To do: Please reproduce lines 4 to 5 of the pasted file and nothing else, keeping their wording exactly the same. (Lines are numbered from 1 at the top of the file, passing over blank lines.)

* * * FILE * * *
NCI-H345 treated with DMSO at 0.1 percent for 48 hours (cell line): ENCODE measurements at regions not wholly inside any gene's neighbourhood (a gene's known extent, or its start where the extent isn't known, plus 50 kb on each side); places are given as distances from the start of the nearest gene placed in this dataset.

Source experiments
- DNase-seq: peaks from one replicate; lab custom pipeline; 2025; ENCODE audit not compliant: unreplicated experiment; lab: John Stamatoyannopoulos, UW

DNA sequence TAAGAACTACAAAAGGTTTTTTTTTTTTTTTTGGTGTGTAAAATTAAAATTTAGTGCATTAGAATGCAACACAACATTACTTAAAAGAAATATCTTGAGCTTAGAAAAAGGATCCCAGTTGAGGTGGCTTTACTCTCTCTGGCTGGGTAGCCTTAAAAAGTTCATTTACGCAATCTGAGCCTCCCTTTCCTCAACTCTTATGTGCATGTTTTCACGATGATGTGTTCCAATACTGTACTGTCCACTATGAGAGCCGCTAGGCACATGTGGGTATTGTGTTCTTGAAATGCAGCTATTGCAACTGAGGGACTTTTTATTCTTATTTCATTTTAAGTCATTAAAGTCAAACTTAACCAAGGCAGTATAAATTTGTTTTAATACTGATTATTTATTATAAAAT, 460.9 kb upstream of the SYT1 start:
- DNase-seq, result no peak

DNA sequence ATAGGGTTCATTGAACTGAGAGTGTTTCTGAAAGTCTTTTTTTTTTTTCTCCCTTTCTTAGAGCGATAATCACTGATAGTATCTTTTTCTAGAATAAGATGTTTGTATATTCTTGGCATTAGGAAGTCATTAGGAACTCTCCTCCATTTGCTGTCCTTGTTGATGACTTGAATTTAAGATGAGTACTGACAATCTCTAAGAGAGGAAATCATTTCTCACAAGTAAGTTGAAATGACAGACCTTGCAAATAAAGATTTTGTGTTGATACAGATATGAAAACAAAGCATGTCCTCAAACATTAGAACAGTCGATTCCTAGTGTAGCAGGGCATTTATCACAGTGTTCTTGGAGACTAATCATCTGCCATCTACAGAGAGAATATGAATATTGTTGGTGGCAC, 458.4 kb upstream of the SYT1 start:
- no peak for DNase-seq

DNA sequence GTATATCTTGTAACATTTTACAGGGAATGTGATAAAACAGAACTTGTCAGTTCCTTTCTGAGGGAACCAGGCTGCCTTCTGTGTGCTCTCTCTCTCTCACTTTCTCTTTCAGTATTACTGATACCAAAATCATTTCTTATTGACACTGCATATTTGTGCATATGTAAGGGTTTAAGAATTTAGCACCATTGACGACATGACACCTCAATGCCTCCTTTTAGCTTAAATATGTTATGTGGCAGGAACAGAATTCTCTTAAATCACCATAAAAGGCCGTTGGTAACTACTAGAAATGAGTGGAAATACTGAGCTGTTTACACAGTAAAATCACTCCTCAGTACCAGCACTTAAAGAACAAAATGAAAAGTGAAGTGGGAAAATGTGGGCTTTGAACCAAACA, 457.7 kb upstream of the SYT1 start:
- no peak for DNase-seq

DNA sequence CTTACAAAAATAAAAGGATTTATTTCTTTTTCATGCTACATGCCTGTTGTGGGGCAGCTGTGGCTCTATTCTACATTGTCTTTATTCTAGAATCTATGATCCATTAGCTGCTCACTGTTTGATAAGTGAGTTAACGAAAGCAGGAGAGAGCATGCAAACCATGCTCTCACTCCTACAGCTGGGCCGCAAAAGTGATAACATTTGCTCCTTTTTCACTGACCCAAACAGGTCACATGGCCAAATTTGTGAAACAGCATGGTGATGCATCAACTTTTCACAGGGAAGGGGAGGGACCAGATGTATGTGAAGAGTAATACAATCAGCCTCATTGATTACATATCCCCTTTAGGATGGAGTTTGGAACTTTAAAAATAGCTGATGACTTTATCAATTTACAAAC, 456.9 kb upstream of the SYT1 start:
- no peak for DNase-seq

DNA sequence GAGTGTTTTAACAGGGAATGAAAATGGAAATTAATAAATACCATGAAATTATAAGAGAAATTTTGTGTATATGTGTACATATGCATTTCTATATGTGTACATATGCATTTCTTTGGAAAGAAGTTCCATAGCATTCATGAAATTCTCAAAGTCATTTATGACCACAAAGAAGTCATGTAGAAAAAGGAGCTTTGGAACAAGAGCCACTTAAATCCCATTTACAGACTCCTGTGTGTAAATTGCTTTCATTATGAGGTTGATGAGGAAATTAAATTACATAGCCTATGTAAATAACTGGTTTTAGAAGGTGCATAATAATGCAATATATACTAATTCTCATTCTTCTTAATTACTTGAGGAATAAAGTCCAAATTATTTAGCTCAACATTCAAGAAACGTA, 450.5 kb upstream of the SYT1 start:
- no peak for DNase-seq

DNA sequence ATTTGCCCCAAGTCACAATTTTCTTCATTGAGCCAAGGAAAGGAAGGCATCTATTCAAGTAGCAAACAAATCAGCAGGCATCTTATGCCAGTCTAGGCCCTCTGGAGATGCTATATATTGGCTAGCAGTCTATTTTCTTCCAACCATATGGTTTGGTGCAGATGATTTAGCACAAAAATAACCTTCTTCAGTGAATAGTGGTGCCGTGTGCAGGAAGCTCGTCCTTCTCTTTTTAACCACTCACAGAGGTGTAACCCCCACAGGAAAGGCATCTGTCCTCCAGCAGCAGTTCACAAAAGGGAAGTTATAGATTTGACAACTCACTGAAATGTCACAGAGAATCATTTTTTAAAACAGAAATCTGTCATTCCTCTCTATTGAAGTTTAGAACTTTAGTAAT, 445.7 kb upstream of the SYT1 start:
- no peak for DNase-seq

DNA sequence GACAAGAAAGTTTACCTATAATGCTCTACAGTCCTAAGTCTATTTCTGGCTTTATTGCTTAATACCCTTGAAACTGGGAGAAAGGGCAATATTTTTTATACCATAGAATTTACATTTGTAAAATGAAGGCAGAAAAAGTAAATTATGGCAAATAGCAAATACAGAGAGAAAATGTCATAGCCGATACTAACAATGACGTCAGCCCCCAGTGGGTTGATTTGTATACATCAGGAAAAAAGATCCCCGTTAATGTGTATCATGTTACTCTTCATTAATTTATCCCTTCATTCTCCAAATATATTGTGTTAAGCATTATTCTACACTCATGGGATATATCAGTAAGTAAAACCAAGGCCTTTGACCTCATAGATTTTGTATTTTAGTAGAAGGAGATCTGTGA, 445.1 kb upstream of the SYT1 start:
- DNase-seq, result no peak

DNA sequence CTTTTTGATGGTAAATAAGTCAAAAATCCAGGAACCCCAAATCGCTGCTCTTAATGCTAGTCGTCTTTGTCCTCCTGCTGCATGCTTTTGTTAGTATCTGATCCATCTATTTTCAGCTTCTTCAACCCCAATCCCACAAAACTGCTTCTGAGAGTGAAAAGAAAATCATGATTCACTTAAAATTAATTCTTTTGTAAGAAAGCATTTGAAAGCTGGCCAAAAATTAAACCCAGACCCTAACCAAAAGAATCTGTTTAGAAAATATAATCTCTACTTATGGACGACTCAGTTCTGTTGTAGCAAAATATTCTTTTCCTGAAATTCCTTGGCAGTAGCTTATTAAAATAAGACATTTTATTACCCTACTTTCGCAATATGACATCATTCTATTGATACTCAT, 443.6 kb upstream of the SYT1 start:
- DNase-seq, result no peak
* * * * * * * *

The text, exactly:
DNA sequence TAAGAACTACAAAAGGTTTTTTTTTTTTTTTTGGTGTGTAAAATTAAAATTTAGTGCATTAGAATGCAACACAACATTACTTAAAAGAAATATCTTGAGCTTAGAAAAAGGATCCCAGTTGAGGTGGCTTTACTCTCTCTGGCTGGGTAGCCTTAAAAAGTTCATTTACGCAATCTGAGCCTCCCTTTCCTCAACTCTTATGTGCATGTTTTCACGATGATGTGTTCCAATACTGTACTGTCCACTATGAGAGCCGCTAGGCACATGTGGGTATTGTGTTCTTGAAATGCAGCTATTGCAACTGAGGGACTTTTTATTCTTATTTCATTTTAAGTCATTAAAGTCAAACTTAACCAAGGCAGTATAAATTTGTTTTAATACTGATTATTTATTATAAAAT, 460.9 kb upstream of the SYT1 start:
- DNase-seq, result no peak